-- Chris Woodstra, AMG

***½ 1986: The Colour of Spring audio
"As it happens, sitting between the post-new romantic pop of 1982’s The Party’s Over and 1984’s It’s My Life, and the studiously esoteric, minutely crafted offerings that were 1988’s Spirit of Eden and 1991’s Laughing Stock, this 1986 album is perfect vinyl-junkie fodder. Songs as sweetly sophisticated as ‘Happiness is Easy’ and ‘Give It Up’ are never going to sound good confronted with pre-CD problems such as dust and static, but the rolling groove and echoing guitar of ‘Life’s What You Make It’ and the bluesy, hammond-heavy ‘Living In Another World’ could never sound as deeply warm in any other format. "
-- Q Magazine

**** 1988: Spirit of Edenaudio
"Ages away from their debut synthpop release, Spirit of Eden sees Mark Hollis confidently guiding his band into more textured, atmospheric and ambient music, sounding almost like David Sylvian's solo releases. With Hollis' velvety mournful voice being the only element linking Spirit of Eden to The Party's Over, Talk Talk willingly step away from the pop charts success, never to revisit it again. While the album stands as a solid piece of work as a whole, I Believe in You and Desire might very well be two of the best songs Talk Talk ever produced."
-- Said Sukkarieh, musicfolio.com, 6/02

**** 1990: Natural History: The very Best of Talk Talkaudio
A collection of hits and outstanding tracks taken from Talk Talk's first three albums.

**¾ 1991: Laughing Stockaudio
(...) Laughing Stock is an album produced from artistic struggle, the work of men fighting to claim the peripheries of their pop remit. Untouched by contemporary trends – you will find no indie-dance, grunge or shoe-gazing here – Talk Talk were quite simply doing their own thing, following dark paths that will surprise anyone who remembers them merely for their brush with chart fame and the long-coated appearances on Saturday Superstore’s Video Vote.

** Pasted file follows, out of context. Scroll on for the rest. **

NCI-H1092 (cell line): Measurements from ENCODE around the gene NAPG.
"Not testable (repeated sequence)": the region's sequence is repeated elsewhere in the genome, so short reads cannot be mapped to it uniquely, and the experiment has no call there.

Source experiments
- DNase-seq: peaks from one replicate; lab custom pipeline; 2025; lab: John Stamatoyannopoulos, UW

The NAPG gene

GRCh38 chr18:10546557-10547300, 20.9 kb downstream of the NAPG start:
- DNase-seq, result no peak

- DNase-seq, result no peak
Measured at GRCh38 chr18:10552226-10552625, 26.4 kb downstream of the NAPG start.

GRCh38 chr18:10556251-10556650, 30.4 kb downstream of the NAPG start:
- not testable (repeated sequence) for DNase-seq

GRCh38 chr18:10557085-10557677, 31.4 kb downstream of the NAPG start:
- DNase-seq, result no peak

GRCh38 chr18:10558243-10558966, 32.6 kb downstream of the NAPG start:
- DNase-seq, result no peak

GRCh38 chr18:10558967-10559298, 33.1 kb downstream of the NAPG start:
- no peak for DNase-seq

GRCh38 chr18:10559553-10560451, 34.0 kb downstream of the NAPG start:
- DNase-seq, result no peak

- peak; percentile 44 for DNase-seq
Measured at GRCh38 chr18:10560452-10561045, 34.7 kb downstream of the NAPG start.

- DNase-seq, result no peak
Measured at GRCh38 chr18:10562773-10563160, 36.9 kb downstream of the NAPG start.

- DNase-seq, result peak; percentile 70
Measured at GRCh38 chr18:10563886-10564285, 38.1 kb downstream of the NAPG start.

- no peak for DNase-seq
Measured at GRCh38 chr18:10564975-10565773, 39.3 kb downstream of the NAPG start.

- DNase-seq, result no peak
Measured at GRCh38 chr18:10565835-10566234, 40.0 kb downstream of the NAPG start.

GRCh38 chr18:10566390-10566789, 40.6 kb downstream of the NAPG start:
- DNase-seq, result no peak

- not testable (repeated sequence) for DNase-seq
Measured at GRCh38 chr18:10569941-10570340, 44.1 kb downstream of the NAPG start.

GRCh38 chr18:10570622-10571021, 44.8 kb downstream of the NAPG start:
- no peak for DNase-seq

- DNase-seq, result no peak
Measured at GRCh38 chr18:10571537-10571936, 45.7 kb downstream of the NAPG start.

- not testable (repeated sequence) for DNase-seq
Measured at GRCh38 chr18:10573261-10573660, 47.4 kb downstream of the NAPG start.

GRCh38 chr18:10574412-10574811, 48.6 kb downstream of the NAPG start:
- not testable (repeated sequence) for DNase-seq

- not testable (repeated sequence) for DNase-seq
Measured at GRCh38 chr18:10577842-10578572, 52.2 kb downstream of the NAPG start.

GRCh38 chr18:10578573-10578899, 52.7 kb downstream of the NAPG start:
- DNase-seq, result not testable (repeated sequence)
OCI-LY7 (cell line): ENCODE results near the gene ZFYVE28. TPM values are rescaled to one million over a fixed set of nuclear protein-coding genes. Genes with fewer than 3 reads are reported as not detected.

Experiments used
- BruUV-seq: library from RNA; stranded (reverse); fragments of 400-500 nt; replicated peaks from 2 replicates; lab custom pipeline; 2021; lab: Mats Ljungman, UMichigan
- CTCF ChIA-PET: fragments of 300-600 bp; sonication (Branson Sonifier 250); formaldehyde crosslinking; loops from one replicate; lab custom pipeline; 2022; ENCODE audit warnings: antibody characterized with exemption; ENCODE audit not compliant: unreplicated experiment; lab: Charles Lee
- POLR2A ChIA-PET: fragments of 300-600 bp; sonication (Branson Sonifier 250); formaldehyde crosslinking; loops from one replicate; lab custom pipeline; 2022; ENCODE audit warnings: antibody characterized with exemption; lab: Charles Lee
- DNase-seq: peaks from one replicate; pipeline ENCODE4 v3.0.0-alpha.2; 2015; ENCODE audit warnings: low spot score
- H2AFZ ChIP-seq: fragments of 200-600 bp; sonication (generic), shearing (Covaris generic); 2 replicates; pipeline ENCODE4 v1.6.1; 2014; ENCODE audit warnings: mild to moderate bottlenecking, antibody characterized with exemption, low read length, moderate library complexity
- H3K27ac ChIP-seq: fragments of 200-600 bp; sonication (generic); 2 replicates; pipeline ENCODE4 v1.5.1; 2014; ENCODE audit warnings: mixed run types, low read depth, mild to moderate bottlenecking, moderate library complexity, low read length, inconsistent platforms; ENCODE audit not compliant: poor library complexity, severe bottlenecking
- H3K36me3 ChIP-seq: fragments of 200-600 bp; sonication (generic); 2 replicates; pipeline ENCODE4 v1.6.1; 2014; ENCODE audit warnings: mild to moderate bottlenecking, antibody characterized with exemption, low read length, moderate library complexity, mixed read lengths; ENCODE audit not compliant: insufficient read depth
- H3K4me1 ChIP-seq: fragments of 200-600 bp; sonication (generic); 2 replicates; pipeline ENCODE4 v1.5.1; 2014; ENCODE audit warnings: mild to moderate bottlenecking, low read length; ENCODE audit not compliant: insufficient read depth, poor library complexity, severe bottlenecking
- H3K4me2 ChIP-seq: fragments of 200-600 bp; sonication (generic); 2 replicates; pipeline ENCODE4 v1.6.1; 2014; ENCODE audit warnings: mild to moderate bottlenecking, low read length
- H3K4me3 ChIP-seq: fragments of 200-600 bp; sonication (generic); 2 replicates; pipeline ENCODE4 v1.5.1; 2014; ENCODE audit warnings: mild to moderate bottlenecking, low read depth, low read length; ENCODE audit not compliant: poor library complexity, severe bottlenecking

From the opening ‘Myrrhman’ – a haze of strings and guitar – to the improvisatory squall and swell of ‘After the Flood’, it’s clear that the singer’s concerns stretch beyond mere love and into the spiritual realm. You could see it as the deconstruction of the relatively conventional hook-driven ‘Life’s What You Make It’. Tracks such as ‘Taphead’, the soulful ‘Ascension Day’ and ‘New Grass’, with its string flurries, rise slowly from a mist of instrumentation, but the emotional heat here stops Laughing Stock from being mere academic indulgence.
Most vitally, though, this is music brimming with ideas, unafraid to turn from populism to musical libertarianism.
-- Victoria Segal, The Times
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Recommended Links:

Spirit of Talk Talk
Another World: Talk Talk & MarkHollis
 
Similar/Related Artists:

Mark Hollis | Duran Duran | David Sylvian | Japan | The Psychedelic Furs | Classix Nouveaux | Roxy Music | Bryan Ferry